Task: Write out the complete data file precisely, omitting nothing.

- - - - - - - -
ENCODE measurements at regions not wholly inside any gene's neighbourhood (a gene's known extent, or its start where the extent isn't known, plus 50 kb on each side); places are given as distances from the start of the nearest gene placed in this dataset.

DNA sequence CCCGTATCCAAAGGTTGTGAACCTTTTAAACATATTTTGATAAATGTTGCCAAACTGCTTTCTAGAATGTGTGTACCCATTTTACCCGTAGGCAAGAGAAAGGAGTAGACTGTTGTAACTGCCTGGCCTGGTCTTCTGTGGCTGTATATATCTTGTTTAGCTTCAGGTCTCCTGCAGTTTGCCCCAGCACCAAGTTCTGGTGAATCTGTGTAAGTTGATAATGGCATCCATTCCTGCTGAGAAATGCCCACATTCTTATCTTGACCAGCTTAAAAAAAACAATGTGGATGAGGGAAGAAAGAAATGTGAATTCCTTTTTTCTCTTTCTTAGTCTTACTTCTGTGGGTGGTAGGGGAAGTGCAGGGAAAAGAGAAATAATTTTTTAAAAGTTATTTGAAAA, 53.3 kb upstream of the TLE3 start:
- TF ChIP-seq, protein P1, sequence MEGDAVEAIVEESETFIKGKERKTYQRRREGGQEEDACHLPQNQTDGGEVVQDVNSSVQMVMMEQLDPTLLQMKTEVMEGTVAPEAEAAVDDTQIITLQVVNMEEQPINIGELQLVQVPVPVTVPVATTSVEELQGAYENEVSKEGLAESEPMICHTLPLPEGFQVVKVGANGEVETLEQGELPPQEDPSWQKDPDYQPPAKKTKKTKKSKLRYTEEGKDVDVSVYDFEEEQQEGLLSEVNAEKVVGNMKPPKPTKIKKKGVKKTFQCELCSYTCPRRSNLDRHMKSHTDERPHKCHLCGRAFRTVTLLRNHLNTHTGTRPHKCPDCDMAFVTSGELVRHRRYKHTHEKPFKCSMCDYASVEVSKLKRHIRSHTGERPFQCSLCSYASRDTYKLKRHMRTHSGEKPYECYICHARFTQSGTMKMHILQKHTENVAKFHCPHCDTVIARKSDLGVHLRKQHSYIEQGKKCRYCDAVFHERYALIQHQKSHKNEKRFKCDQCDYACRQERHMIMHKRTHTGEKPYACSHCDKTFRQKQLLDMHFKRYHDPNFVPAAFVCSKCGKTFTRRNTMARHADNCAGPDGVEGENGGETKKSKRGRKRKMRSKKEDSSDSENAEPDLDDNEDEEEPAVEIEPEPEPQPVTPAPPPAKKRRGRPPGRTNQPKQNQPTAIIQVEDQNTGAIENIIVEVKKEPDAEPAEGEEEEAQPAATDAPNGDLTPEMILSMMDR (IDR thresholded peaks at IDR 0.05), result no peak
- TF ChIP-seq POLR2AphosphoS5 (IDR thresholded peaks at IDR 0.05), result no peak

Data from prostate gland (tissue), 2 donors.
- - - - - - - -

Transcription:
ENCODE measurements at regions not wholly inside any gene's neighbourhood (a gene's known extent, or its start where the extent isn't known, plus 50 kb on each side); places are given as distances from the start of the nearest gene placed in this dataset.

DNA sequence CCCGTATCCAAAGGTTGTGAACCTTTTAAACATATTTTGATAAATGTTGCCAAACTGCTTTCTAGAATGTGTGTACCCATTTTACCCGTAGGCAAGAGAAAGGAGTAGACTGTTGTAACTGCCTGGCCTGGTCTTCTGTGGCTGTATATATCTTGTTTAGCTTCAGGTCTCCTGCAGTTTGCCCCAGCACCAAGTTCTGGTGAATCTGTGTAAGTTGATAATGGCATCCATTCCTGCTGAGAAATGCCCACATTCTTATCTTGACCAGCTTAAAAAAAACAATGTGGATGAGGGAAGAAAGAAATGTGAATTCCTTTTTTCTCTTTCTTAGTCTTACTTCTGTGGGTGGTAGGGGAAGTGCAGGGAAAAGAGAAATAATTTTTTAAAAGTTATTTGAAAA, 53.3 kb upstream of the TLE3 start:
- TF ChIP-seq, protein P1, sequence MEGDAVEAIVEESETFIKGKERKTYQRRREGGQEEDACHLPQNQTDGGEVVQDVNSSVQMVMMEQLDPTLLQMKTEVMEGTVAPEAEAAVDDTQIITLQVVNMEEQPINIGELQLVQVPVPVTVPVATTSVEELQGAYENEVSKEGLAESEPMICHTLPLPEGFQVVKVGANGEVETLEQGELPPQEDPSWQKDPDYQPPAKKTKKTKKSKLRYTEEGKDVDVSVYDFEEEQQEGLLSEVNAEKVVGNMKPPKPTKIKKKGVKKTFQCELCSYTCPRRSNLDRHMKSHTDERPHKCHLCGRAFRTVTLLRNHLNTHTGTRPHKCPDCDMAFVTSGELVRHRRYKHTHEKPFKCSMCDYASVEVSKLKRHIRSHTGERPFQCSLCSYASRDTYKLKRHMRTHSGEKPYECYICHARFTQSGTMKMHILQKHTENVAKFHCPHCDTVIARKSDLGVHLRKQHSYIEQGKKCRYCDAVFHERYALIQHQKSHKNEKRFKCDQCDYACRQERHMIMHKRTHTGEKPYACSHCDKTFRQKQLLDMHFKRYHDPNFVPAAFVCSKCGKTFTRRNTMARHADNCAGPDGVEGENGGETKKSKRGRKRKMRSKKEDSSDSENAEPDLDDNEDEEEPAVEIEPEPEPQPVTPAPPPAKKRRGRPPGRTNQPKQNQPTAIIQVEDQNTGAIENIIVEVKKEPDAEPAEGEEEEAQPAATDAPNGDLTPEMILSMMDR (IDR thresholded peaks at IDR 0.05), result no peak
- TF ChIP-seq POLR2AphosphoS5 (IDR thresholded peaks at IDR 0.05), result no peak

Data from prostate gland (tissue), 2 donors.